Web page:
Palimpsest

Palimpsest (http://palimpsest.org.uk/forum/index.php)
-   Film Reviews (http://palimpsest.org.uk/forum/forumdisplay.php?f=14)
-   -   Harry Potter and the Goblet of Fire (http://palimpsest.org.uk/forum/showthread.php?t=1590)

gil 12th Dec 2005 15:44

Harry Potter and the Goblet of Fire
 
How sad is this? Gil and Beryl, 60+ year-olds, on their first opportunity to go to the movies since last festive season, choose Harry Potter and the Goblet of Fire. And, boy, are we glad we did! It was a cracking good movie. I think it'd be difficult for someone who hadn't read the books, but even they would have to admit that it was first class.

As usual, the art direction / set design was super plus excellent. The cgi was wonderful and seamless. Most of the acting was very good, too, though I have never been entirely taken with the chap who plays Harry.

The only problem is that, even with quite a long movie, you don't get quite enough of everything (though, in the case of the teen romance content, that's a big relief). Not enough Miranda Richardson, Gary Oldman or Alan Rickman. A few small liberties are taken with the plot, but they are largely beneficial, and apparently met with la Rowling's approval.

The high spots:
  • When the dragon is clinging to the slate roof of the castle, desperately trying to kill Harry, and its claws are scratching, breaking, dislodging the tiles
  • When the ship carrying some of the contestants rises from the lake
  • The big views of the castle and surrounding countryside
  • Tom Bell's "funny walk" and the premature cannons (not in the book, but excellent)
  • Mad-eye Moody's spare eye - definite shades of a webcam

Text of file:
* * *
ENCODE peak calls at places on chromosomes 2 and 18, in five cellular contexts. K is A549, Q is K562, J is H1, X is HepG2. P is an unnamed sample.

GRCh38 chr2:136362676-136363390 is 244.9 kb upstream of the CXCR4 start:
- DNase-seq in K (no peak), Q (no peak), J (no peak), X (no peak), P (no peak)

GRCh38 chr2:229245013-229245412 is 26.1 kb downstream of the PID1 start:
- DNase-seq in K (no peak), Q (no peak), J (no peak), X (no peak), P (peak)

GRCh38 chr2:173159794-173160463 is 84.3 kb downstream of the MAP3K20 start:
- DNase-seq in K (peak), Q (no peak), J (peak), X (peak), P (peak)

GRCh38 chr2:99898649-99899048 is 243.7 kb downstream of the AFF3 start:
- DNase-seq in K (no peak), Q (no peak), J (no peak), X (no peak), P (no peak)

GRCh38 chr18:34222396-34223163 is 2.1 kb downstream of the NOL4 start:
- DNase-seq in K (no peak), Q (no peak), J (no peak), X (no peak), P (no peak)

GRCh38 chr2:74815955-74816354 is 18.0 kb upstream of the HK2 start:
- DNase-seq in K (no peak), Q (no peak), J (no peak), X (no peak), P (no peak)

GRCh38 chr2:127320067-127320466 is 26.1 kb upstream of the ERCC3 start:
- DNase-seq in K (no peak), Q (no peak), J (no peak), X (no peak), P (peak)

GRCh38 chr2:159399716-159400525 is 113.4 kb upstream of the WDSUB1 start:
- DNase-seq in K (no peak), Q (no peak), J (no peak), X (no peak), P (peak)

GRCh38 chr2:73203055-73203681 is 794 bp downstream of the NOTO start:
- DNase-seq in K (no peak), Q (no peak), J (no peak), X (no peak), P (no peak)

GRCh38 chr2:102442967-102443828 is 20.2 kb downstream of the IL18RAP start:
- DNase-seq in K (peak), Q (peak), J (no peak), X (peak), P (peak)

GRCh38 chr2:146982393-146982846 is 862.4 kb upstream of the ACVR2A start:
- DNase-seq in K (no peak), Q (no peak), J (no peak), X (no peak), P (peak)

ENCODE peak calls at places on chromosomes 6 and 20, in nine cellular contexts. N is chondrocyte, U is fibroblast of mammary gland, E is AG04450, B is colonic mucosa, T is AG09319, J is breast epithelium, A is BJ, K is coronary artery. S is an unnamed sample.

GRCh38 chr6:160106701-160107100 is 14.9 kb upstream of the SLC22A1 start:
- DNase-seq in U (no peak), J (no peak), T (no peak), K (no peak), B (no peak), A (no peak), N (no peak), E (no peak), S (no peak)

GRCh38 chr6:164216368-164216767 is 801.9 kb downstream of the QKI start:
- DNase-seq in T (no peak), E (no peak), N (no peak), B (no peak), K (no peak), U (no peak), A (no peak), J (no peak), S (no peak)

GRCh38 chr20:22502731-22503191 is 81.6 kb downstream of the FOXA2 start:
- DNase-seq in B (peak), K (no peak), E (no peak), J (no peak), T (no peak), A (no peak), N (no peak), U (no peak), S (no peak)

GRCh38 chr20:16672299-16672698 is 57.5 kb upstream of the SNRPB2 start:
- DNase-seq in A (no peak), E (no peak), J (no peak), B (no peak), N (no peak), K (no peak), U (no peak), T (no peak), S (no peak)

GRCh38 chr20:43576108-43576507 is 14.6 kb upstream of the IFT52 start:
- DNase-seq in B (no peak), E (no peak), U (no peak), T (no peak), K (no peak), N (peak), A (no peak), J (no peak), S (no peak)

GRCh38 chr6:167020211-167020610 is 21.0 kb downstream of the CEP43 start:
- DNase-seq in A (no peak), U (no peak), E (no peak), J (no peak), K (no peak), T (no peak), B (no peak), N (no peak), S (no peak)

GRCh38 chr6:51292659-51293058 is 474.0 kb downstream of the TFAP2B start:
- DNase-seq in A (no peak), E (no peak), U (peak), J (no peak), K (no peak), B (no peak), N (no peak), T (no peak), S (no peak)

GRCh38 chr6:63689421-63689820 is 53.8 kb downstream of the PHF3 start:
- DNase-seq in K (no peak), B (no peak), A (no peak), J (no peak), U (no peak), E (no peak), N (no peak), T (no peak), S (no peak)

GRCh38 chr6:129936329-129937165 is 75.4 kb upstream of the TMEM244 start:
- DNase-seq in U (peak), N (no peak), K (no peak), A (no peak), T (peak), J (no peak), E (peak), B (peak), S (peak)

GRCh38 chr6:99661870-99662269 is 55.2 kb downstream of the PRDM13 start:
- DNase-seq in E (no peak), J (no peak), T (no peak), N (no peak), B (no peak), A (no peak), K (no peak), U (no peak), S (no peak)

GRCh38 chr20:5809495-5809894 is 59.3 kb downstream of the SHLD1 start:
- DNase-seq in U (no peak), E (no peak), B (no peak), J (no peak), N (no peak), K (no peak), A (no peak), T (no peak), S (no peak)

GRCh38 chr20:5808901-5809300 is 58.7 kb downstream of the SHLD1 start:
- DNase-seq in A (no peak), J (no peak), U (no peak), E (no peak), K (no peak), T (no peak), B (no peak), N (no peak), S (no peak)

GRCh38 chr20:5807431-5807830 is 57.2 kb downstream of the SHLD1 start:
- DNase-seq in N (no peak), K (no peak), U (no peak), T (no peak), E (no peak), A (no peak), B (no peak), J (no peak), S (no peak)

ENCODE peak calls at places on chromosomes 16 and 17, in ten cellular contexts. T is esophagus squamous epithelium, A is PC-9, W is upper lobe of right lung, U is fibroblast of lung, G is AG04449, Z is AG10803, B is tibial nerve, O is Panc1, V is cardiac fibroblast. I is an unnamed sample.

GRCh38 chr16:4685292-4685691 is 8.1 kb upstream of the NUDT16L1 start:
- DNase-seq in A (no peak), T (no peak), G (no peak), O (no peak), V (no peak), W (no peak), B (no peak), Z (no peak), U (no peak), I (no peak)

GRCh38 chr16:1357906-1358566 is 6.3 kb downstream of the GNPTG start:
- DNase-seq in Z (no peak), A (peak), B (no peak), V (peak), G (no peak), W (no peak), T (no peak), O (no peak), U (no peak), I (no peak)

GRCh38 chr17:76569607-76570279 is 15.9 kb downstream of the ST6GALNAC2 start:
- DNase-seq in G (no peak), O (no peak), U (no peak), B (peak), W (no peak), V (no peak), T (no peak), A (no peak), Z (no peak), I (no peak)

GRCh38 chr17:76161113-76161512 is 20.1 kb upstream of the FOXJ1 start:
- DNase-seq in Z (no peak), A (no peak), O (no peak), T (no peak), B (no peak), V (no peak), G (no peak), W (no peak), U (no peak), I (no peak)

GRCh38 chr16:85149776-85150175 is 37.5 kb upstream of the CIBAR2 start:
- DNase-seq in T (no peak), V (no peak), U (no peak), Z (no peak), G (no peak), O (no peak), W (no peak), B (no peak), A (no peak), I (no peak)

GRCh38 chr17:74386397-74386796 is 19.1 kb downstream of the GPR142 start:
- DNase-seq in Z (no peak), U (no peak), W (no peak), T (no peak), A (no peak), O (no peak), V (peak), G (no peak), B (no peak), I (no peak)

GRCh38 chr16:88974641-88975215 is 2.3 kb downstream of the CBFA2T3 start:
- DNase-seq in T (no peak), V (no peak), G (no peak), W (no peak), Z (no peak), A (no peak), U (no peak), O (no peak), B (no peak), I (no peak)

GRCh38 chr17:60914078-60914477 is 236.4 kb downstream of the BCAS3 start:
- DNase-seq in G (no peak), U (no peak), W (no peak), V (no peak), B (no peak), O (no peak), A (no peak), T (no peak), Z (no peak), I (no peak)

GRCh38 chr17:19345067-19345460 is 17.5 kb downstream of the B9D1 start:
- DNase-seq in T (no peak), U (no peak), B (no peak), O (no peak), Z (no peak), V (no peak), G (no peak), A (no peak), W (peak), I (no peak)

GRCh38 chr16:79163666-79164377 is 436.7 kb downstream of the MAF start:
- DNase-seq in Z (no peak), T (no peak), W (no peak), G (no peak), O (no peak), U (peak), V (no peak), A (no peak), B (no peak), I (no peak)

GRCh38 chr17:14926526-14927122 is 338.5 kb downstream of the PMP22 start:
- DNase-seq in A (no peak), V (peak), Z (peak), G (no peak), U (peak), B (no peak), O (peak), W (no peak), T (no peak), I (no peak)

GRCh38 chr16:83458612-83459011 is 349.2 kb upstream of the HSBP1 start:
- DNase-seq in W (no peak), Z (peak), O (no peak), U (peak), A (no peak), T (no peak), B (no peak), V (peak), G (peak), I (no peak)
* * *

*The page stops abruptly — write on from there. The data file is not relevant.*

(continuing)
Mike Newell (of 4 Weddings and a Funeral) was the director - his first HP movie and definitely the best HP movie so far.

Now, no-one is pretending this was Great Art, but if you go to the cinema these days (as opposed to renting a DVD and watching it at home) then what you want is SPECTACLE. And this film delivers. Oh, and there's no sex in it. Sorry.

Highly recommended ****0

Colyngbourne 12th Dec 2005 16:16

Re: Harry Potter and the Goblet of Fire
 
I am so glad you've put this review up, gil. I didn't bother when I came back from the States (though I blabbed to everyone in RL about the film) but now I feel prompted to put something down.



In my Film Review list I slapped down "Drool-worthy Cedric...and Barty JR.... and Lucius...and Snape. Fast and furious but it needed to be. Superlative Fiennes as usual." Which indicates a certain preoccupation, I guess, but the other kind of review goes into detail. So some more now...

Goblet of Fire is such a chunky book and the tasks seem to go on for ever, so the film certainly needed that speed, and even the first ten minutes were crucial in getting the plot going. So what if we didn't get to see the Quidditch World Cup match itself? We don't live in the Wizarding World and it has nothing to do with the plot, save instituting Krum as Ron's idol.

Thank goodness the plot was extricated from the hands of drunken house-elves and reared instead from the simple emnity of father and son Barty Crouches. The convolutions of Mr Toad-like body-swapping in Azkaban and the duplications of Barty's on the Marauders Map weren't needed here and the story was stripped down to essentials. Poor Draco and Lucius got short shrift in this one but Films 5 and 6 should give them their due in time.

The action scenes were simple and shocking - I still feel the ancient brutality of that first task: the arena of craggy rock and the dragon in place of lions, and Harry as gladiator. The idea that this is a tournament to the death and yards of *schoolchildren* are sitting watching their friend come close to dying for the sake of a inter-school trophy is astonishing. I was frankly surprised that Hermione, if no-one else, remained in the stadium to watch Harry thrown about by the dragon. It makes a good forewarning for what happens at the end of the book, a very moving and distressing finish to the tournament.

Mad-Eye was great - not quite Irish enough for my liking (that's down to my own reading-aloud to the children); Cedric was swoony and dear Neville! I could kiss Mike Newell for the generosity in his wonderful treatment of Neville in this film: the dancing in the dorm, the shoes tied around his neck, the gillyweed donation. It's setting the character nicely in context ready for Film 5 and that's important and good, especially as there are some directors who don't even bother to read the book or the other books in case it 'taints' their pure vision.I also noticed the 'premature firing' of the cannon - it was a good running gag.